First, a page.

After working tirelessly with the newly elected SVG RUFC Executive Board, which focused first on restructuring and reorganizing the Club, focusing primarily on building up rugby in SVG by targeting youth, we collaborated with the Ministry of Education and the Ministry of Culture, Department of Sports to introduce rugby into the PE curriculum at the primary school level. Traveling to numerous primary schools, teaching rugby to third and fourth graders became my full time job. It was the best thing to happen during my service and resulted in me extending my time, yet again!
The pilot Grassroots Rugby Programme was well received and highly successful. We conducted another summer youth rugby camp. Now, after over three and a half years as a Peace Corps Volunteer, and nearly two years as the Youth Programme Coordinator for the SVG RUFC, I am handing over my duties. The Executive Board searched extensively for a new coach to take over the Youth Programme. To that end, a Welsh coach will be volunteering with the SVG RUFC for six months starting in October 2014. Not a moment too soon, as I officially complete my service Oct 4.
In September 2013, there was a PEPFAR funded conference for all Peace Corps Volunteers in the Eastern Caribbean concerning gender-based violence. For volunteers serving in St. Vincent, we got to travel to Grenada for the conference. Since we already had our flights paid for by the Peace Corps some of us decided to stay an extra few days to visit other volunteers and see part of Grenada. Unfortunately, we could not stay as long as we wanted due to some policy changes concerning vacation time.
Nonetheless, Grenada was amazing. It was much like St Vincent. People were nice and friendly but it was just a bit more developed. In order of increasing development and decreasing hospitality I would rank the countries in the following order: St. VincentàGrenadaàDominicaàSt. Lucia. I would rank Grenada and Dominica equally. People there were very helpful and friendly, however, it was more developed than St. Vincent. St. Vincent has the friendliest and most welcoming people, in my opinion, but that’s probably because I live here, but is the least developed. While, St Lucia is considerably more developed, I find people there to not be as helpful or warm and welcoming. Grenada was a nice medium.
This applies to the bus experience as well. In St. Vincent every van has a conductor which is responsible for alerting the driver of stops to pick up/drop off passengers, collecting money and helping passengers with packages and bags or small children. However, it is rather difficult to identify the correct van going to the village you want to travel to, as there are no labels, only van names. In addition, the vans tend to be very overcrowded sometimes holding as many as 21 passengers in a 14-passenger van. Most times you must be a contortionist to ride in a van.
In St. Lucia there are no conductors at all, which slows down the process significantly, as drivers need to make change and cant drive at the same time. It is also more difficult when you are traveling with large/heavy bags (as I most often am when I am in St. Lucia). While the vans are marked for easy identification of routes, they also usually play no music. In St. Lucia they are strict on the number of passengers they carry. Hardly ever more than 14.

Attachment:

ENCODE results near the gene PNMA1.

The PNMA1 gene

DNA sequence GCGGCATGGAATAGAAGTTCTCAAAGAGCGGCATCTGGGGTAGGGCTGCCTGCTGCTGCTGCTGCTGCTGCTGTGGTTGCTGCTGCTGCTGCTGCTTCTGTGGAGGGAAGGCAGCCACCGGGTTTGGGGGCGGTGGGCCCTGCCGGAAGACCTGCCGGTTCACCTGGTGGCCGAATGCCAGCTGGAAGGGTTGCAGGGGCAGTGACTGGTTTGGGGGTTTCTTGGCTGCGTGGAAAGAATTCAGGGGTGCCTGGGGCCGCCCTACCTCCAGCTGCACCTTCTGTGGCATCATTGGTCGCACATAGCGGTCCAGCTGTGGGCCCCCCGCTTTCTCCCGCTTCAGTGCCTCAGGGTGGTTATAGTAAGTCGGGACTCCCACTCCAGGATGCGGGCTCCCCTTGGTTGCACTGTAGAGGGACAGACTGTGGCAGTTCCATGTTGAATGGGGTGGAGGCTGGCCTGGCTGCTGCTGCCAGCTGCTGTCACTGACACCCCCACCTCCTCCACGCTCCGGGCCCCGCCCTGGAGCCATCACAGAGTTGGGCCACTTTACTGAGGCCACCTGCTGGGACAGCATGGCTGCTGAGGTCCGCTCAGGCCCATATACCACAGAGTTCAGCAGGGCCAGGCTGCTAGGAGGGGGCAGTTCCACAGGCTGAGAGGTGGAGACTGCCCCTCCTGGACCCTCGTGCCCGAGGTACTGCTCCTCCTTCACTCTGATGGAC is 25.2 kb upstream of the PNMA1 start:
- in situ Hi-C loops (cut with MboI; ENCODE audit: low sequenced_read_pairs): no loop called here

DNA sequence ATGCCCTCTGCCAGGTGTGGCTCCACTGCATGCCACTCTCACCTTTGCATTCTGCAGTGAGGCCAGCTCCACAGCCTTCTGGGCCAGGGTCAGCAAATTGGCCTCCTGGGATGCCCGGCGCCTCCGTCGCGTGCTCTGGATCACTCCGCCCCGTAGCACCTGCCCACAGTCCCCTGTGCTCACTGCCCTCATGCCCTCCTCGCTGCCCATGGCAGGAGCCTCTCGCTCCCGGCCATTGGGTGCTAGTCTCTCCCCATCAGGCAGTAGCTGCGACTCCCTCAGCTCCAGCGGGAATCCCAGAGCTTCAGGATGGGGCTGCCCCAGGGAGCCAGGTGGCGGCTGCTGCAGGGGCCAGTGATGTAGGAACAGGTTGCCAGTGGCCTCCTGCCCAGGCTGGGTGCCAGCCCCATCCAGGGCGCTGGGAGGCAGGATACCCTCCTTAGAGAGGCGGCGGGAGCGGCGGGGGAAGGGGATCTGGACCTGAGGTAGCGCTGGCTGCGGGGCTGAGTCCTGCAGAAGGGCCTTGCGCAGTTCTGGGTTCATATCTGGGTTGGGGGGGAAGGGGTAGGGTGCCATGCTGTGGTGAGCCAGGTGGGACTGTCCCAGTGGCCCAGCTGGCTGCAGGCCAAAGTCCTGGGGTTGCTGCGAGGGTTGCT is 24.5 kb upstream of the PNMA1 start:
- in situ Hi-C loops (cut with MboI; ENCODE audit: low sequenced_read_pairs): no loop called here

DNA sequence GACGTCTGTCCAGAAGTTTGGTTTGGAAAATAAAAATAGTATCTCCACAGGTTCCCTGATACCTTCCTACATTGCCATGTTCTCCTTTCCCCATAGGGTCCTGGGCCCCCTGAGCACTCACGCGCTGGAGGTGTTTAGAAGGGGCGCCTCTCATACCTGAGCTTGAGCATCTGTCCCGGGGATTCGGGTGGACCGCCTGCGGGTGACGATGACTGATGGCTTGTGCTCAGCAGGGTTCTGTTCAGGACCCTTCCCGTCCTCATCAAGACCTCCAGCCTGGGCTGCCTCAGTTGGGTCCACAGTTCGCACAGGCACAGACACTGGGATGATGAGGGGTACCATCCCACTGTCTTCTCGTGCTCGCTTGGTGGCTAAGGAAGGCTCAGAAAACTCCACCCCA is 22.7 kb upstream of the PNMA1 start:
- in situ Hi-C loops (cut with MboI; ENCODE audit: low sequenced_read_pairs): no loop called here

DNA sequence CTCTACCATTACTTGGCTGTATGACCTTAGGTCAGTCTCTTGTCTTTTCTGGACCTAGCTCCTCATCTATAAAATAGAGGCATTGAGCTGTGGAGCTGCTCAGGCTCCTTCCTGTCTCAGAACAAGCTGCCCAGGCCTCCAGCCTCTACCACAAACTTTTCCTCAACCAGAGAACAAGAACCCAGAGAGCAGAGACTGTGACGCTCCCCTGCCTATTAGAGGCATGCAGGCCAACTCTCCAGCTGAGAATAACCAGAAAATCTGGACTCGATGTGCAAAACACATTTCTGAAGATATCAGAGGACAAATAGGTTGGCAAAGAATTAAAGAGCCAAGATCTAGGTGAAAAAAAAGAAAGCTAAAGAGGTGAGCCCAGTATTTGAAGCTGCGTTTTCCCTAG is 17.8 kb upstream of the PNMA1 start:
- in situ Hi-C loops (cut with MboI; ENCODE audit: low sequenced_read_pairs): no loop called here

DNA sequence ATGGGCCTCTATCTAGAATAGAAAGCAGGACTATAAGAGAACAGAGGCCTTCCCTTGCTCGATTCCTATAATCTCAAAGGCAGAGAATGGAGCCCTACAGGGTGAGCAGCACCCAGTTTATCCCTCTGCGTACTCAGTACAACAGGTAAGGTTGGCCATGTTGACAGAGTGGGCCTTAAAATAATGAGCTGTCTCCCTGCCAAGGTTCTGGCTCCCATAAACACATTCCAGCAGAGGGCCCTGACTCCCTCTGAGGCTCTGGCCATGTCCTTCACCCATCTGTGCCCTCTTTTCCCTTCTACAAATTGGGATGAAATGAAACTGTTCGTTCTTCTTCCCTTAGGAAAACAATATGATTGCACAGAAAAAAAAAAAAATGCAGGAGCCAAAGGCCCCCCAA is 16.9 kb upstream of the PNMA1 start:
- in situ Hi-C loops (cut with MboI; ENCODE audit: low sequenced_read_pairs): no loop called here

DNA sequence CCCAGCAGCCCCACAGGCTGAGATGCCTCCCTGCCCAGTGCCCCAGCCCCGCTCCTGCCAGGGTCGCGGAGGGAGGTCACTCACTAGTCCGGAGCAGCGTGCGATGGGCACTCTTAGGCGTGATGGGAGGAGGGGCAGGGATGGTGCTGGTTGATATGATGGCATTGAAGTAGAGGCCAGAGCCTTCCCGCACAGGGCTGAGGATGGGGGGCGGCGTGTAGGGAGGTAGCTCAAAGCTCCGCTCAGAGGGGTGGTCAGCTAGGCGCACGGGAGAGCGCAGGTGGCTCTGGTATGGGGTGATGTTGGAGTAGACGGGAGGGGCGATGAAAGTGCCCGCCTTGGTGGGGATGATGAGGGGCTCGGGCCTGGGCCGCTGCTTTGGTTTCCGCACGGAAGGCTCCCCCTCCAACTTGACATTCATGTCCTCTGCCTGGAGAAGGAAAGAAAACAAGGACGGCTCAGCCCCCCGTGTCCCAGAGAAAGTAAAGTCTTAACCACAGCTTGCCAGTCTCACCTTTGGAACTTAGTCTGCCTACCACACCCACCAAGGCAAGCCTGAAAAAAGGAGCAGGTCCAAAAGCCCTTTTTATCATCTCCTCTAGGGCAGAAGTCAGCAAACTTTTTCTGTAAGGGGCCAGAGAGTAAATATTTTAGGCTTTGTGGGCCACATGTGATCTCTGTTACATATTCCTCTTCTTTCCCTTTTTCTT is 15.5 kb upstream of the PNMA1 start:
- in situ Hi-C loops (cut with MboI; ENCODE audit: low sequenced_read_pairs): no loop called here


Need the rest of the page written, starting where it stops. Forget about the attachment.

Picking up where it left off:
Grenada was kind of a mix of the two. Sometimes there were conductors, sometimes there weren’t. There was a very orderly and organized bus terminal, something that St. Vincent is lacking entirely. Some vans played music and some had names, while others didn’t. Some had no problem helping us with our luggage while others insisted we could not travel on a van with it, which is crap because we had already been traveling a few days on numerous vans with all our bags. Grenada also has nicely paved roads and a road that goes all the way around the island, unlike St. Vincent. Additionally, there is a road that goes through the interior (which vans don’t run on). This road and surrounding areas reminded me a lot of most of St. Vincent.
In St. Vincent, since there is a conductor, you alert the conductor as to where you are getting off. The conductor in turns uses a system of clicks from the door handle to communicate to the driver that the van will be stopping. In St. Lucia, a passenger simply yells “Stopping Please” to the driver. In Grenada, the passenger knocks on the ceiling to alert the driver of their bus stop. Each island has its own system that works for them. It’s interesting to see the differences and similarities.
Over the Easter holiday 2014, I traveled to Dominica. Unfortunately/fortunately, I had the pleasure of having a friend from the States join me who rented a vehicle. Therefore, I did not get to experience the bus system in Dominica. However, Dominica is approximately twice the size of St. Vincent with half the population. This means, that communities are much more spread out. It is rather difficult to travel in Dominica. Buses are far and few in between. Most people have vehicles or hitchhike. Dominica has the most amazing roads I have seen in a very long time. They were recently paved with no potholes, every one, rural or not had lines and reflectors. There was adequate signage denoting speed limits or other road hazards. These are all things that are lacking in St. Vincent.